Step 2. The patient's own cartilage precursor cells are isolated in the operating room by enzymatic digestion and magnetic bead negative isolation with an antibody to CD14 using a commercially available reagents.
Step 3. The selected cells are replaced into the surgically prepared repair site along with a treatment regimen consisting of an experimentally determined growth factor sequence. The treatment regimen consists of a proliferation factor (eg, FGF 2, PDGFβ), a progression/differentiation factor (eg TGFβ1), and a maturation factor (IGF1, insulin or a BMP). As an example, FGF 2 (0.1-50 ng); TGF1β1 (1.0-40 ng) and IGF 1 (1-500 ng) is included with the cellular component to initiate repair.
Step 4. The defect is closed with a patch of periosteum harvested from the proximal medial tibia.
Step 5. The patient's knee is closed in standard fashion, sutured and the skin is dressed.
The invention includes administering to a subject a composition comprising an enriched population of Type B synoviocytes to articular joints or other tissues in which cartilage has been damaged, compromised or diseased.
For human therapy, an effective amount of a therapeutic compound is preferably from about 0.5 Million to 25 million cells. Preferably, the cells are administered at a dose of 0.5 to 1.5 Million cells in a liquid volume or seeded onto/into a scaffold, patch, or gel support. For example, cells in solution are administered in a volume of 100-500 microliters, e.g., 50, 100, 150, 200, 250, 400 microliters. In one example, 300,000 cells/100 μl are delivered. Effective doses vary, as recognized by those skilled in the art, depending on route of administration, excipient usage, and coadministration with other therapeutic treatments including use of other agents or therapeutic agents for treating, preventing or alleviating a symptom of a joint disease or injury.
The pharmaceutical compound is administered to such an individual using methods known in the art. Preferably, the compound is administered locally, e.g., directly into an articular joint. The cells are optionally formulated as a component of a cocktail of cytokines and/or growth factors such as those described above. Examples of formulations suitable for parenteral administration include aqueous solutions of the active agent in an isotonic saline solution or another standard pharmaceutically acceptable excipient.
The cell-based compositions are effective upon direct contact of the compound with the affected tissue. Additionally, compositions are administered by implanting (e.g. directly into a joint) optionally a solid or resorbable matrix which slowly releases the compounds and cells into adjacent and surrounding tissues of the subject is adminstered. Alternatively, the cells and/or matrix is coated or impregnated on a medical device that is placed in a joint, bone, or cartilagruous tissue.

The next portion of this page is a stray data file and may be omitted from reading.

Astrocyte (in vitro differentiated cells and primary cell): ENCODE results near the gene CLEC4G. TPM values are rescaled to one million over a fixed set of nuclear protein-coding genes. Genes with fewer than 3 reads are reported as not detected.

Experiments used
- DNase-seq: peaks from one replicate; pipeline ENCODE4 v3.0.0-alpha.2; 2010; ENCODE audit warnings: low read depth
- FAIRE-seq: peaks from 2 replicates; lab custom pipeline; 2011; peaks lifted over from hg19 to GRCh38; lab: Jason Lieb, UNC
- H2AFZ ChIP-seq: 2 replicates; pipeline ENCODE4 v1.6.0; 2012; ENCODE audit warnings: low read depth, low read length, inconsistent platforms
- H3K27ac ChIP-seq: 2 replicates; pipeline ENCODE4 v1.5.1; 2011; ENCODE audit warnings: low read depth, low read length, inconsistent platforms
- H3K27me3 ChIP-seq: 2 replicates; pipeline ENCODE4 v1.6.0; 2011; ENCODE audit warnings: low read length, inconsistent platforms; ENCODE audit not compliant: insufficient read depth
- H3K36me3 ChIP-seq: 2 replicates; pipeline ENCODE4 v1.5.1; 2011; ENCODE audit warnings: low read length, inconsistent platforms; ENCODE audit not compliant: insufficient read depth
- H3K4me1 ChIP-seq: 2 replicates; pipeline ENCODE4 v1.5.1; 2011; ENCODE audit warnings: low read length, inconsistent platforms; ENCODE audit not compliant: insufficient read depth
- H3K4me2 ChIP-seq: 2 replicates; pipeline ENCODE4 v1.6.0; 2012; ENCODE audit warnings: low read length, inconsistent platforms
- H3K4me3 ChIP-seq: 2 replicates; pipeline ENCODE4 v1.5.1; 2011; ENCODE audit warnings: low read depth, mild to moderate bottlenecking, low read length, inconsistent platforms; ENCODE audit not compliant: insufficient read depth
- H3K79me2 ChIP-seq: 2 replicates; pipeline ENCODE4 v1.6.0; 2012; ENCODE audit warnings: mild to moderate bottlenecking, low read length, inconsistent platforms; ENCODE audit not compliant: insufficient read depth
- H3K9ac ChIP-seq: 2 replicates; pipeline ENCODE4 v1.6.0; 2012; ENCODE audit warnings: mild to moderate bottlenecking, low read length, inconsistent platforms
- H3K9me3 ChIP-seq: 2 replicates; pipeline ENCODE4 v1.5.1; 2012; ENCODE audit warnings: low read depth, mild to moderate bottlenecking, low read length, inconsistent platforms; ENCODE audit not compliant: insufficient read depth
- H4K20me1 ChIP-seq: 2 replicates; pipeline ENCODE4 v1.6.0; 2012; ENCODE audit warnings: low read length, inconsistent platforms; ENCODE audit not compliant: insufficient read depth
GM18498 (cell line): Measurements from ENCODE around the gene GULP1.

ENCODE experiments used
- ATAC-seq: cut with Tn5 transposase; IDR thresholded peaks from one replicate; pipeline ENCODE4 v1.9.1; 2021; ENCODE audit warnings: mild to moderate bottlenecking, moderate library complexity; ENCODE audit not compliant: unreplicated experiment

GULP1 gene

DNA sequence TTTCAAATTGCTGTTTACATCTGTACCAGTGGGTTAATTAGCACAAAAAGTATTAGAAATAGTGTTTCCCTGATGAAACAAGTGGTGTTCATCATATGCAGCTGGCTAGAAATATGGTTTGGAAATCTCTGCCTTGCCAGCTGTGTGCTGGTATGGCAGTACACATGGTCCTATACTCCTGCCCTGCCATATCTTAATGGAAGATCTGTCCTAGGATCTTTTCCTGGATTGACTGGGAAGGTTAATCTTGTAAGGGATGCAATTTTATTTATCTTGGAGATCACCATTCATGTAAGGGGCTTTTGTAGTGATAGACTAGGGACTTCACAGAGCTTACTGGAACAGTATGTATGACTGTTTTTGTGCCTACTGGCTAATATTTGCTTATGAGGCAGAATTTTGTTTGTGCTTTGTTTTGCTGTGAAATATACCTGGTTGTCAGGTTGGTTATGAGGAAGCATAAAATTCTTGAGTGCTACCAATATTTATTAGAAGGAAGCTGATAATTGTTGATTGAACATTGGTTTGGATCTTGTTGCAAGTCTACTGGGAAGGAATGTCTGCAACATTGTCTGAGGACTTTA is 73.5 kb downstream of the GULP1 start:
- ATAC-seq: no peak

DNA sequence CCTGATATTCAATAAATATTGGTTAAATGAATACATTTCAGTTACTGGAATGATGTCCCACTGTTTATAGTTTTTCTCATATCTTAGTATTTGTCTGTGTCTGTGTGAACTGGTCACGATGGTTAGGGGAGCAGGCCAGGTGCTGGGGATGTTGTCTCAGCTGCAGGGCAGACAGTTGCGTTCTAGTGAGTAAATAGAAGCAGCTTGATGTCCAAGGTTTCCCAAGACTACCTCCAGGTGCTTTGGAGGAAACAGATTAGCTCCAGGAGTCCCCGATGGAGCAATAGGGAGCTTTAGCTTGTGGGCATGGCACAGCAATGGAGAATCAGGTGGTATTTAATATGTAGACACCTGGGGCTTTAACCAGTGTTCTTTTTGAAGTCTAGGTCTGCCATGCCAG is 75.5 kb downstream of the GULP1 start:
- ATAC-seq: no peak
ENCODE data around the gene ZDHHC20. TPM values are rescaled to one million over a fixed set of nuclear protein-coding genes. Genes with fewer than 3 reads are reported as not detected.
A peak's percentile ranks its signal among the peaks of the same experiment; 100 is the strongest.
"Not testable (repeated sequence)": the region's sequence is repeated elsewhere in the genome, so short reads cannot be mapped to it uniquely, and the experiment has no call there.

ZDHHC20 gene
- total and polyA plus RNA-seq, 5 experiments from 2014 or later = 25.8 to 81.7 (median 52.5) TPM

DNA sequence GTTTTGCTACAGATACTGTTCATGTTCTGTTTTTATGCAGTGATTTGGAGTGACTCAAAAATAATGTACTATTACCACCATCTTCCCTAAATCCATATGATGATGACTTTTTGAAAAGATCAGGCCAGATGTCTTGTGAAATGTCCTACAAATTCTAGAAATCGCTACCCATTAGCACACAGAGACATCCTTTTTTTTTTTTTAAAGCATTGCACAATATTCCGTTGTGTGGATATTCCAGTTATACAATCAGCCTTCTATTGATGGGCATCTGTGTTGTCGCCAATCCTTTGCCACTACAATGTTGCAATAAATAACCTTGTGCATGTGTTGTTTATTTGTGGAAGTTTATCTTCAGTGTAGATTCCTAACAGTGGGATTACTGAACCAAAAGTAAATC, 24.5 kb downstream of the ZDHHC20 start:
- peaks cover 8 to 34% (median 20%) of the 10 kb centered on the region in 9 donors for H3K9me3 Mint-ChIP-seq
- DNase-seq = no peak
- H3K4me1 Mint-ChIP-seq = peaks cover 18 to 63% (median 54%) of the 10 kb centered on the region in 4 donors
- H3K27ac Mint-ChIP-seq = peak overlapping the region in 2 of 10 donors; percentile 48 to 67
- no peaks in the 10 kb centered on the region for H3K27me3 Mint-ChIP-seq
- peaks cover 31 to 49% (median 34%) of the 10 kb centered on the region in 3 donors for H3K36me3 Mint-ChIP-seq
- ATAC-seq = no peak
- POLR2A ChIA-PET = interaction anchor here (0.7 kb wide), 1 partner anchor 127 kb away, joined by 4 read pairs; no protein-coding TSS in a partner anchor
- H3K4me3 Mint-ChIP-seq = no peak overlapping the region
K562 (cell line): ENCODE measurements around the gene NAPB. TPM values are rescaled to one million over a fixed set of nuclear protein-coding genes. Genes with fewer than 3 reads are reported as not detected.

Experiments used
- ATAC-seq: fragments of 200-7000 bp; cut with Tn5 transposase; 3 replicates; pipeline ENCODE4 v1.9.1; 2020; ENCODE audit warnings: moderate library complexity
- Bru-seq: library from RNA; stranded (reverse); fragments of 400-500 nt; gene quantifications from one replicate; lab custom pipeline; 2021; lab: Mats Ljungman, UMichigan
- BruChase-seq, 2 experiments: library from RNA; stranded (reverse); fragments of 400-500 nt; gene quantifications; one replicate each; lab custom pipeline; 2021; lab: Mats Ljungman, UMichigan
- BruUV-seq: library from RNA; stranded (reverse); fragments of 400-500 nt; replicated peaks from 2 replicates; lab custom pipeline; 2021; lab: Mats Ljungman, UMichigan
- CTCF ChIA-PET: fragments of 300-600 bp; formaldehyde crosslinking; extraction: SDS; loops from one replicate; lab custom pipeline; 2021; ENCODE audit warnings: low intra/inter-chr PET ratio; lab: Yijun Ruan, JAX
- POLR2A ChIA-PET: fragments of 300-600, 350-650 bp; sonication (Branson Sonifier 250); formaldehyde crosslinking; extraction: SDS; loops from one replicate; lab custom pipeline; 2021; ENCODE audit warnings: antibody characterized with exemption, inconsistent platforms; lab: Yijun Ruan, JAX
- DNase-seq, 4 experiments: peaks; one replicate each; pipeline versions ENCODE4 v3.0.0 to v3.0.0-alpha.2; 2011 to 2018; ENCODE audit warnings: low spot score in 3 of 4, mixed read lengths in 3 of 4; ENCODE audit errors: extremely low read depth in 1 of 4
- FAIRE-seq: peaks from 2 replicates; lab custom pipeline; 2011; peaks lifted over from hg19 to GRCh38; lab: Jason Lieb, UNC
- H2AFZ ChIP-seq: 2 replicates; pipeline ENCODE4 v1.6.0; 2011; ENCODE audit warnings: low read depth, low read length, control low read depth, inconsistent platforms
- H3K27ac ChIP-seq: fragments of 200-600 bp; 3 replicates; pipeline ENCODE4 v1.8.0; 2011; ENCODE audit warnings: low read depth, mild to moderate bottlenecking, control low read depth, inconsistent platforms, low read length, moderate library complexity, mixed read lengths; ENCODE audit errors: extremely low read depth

Therapeutic compositions are administered in a pharmaceutically acceptable carrier (e.g., physiological saline). Carriers are selected on the basis of mode and route of administration and standard pharmaceutical practice. A therapeutically effective amount of a therapeutic composition (e.g., cells, growth factors, differentiation factors) is an amount which is capable of producing a medically desirable result, e.g., increased mobility or reduced pain associated with joint movement, in a treated animal. A medically desirable result is a reduction in pain (measured, e.g., using a visual analog pain scale described in Peyron et al., 1993, J. Rheumatol. 20 (suppl.39):10-15) or increased ability to move the joint (measured, e.g., using an art-recognized standard disease specific scoring system, WOMAC, or the joint specific scoring system, KOOS, (Bellamy, et al. J Rheumatology, 1988; 15:1833-40 and Dougados, M, Ostroarthritis and Cartilage, 2004; 12 Suppl A:S55-60 ).
As is well known in the medical arts, dosage for any one animal depends on many factors, including the animal's size, body surface area, age, the particular compound to be administered, sex, time and route of administration, general health, and other drugs being administered concurrently. Administration is generally local to an injured or inflamed joint, e.g., the cell suspension is delivered to the synovial cavity. For example, cells are injected into a knee joint using a fine (e.g., 14-22 gauge, preferably 18-22 gauge) needle.